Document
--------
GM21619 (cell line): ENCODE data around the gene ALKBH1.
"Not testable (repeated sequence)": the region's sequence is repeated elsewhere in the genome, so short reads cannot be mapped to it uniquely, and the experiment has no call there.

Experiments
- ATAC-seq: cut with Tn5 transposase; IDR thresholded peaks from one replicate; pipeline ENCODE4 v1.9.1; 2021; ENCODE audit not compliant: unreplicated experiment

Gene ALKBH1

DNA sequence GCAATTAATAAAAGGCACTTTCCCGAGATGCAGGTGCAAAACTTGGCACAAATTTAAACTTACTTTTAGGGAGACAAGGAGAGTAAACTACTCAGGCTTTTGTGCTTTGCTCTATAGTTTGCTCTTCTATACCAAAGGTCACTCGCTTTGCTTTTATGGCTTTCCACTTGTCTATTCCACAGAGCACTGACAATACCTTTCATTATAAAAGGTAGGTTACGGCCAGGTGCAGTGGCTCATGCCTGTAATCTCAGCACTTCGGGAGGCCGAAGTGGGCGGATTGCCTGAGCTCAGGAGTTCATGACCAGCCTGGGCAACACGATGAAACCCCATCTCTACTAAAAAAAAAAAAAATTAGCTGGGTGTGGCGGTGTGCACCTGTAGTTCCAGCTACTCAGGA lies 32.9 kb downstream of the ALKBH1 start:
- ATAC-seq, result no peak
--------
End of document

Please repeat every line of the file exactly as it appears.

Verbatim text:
GM21619 (cell line): ENCODE data around the gene ALKBH1.
"Not testable (repeated sequence)": the region's sequence is repeated elsewhere in the genome, so short reads cannot be mapped to it uniquely, and the experiment has no call there.

Experiments
- ATAC-seq: cut with Tn5 transposase; IDR thresholded peaks from one replicate; pipeline ENCODE4 v1.9.1; 2021; ENCODE audit not compliant: unreplicated experiment

Gene ALKBH1

DNA sequence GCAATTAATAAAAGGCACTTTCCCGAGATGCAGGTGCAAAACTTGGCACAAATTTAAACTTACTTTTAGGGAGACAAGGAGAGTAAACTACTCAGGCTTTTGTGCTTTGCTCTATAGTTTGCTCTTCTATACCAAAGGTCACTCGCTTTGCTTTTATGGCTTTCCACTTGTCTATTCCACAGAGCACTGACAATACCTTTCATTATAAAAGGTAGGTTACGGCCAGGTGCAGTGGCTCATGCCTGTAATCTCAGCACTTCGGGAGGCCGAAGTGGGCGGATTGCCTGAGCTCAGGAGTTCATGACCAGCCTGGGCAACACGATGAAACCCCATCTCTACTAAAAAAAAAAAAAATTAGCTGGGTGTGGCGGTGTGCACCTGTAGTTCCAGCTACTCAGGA lies 32.9 kb downstream of the ALKBH1 start:
- ATAC-seq, result no peak